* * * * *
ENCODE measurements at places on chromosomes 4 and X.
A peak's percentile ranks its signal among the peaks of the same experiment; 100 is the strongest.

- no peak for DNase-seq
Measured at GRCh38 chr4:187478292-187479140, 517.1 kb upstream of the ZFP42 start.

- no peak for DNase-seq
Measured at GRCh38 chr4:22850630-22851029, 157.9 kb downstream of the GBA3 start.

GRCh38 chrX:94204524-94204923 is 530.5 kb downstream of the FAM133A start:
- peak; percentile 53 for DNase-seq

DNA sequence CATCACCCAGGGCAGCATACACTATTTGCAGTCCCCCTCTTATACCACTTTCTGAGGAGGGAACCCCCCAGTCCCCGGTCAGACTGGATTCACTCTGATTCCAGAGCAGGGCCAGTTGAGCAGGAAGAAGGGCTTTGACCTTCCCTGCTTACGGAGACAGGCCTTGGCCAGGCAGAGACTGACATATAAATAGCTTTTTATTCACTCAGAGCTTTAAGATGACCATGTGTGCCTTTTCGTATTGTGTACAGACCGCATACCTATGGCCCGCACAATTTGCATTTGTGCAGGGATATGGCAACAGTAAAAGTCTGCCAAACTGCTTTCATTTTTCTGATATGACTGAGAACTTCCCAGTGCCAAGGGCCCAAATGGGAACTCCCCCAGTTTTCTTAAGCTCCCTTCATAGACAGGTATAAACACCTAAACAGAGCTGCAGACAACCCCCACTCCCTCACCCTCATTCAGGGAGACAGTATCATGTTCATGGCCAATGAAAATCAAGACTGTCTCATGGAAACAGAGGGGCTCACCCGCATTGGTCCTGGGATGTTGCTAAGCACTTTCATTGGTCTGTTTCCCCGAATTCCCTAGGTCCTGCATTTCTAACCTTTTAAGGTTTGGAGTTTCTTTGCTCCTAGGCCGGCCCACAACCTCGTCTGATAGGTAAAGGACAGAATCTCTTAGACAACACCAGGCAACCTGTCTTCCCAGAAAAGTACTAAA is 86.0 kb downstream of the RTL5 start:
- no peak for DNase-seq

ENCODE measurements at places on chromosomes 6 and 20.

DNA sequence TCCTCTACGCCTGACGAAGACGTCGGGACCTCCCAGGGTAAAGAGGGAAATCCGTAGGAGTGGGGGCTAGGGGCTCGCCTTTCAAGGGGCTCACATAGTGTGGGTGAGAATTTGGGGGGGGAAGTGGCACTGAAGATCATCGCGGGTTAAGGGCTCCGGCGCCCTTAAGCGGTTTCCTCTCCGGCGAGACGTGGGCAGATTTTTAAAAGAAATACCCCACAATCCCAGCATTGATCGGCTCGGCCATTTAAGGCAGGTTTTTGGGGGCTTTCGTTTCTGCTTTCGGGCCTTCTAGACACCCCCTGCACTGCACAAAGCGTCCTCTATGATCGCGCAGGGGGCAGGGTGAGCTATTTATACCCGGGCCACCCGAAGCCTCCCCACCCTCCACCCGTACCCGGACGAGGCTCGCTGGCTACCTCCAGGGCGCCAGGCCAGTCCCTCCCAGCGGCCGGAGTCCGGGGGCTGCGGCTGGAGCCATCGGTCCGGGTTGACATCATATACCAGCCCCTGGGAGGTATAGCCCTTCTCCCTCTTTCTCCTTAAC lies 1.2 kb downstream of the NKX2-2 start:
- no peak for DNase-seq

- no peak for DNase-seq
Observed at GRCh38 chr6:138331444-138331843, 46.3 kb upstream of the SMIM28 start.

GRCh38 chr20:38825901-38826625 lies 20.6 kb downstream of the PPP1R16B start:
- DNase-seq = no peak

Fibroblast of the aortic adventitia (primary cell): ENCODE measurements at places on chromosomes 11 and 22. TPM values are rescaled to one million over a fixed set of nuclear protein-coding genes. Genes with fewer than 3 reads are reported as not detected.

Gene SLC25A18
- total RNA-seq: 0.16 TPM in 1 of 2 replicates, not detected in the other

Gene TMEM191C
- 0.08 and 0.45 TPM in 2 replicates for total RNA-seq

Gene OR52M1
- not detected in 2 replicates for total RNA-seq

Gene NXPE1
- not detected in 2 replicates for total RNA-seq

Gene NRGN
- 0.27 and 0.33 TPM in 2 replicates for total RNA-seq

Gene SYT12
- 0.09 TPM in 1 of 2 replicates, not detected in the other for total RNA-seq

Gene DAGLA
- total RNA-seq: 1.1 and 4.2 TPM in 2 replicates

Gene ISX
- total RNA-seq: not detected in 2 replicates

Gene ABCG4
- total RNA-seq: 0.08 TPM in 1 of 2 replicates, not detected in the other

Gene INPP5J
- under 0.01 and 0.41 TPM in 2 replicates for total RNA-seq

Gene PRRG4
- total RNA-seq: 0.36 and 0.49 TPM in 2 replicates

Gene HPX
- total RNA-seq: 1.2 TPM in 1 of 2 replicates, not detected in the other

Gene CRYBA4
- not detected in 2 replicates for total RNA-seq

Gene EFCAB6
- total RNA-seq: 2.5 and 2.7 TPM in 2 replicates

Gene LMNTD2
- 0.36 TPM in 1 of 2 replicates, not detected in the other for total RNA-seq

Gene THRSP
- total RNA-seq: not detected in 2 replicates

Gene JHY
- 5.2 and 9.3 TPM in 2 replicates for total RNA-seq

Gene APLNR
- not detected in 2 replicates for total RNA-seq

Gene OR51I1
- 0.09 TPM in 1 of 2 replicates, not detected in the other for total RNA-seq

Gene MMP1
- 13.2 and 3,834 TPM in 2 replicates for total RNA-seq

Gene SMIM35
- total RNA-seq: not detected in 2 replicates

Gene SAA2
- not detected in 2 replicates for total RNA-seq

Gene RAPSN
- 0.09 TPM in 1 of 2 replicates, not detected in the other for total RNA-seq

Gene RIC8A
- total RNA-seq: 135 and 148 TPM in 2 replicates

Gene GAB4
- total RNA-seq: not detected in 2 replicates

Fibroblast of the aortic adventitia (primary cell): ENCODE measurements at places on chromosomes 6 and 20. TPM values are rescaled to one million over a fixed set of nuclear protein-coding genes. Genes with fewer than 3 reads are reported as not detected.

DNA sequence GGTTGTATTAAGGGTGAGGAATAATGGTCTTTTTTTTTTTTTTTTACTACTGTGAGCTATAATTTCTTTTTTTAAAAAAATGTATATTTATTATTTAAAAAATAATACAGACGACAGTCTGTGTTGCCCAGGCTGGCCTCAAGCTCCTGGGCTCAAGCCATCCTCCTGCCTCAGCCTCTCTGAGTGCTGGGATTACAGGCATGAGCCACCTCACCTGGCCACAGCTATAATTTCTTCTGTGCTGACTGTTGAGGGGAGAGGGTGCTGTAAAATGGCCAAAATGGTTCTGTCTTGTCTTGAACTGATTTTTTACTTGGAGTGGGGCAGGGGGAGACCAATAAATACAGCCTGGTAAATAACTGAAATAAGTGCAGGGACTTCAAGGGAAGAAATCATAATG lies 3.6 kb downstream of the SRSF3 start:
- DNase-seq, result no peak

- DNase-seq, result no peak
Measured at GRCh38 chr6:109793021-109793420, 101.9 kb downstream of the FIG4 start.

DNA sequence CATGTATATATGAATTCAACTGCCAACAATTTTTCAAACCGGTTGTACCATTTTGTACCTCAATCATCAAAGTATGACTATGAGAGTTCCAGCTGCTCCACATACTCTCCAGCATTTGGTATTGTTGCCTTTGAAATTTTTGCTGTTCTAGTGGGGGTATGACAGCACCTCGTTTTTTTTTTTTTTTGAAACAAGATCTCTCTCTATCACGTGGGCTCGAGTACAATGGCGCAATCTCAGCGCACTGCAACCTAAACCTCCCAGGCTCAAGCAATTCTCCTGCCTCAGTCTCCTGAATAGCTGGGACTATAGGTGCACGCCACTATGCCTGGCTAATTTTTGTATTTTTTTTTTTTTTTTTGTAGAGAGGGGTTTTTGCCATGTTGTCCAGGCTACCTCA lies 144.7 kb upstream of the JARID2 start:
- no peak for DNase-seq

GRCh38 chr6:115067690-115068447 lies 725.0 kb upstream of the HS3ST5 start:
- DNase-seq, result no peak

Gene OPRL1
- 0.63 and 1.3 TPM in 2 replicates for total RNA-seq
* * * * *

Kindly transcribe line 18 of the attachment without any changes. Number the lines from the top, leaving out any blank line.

Fibroblast of the aortic adventitia (primary cell): ENCODE measurements at places on chromosomes 11 and 22. TPM values are rescaled to one million over a fixed set of nuclear protein-coding genes. Genes with fewer than 3 reads are reported as not detected.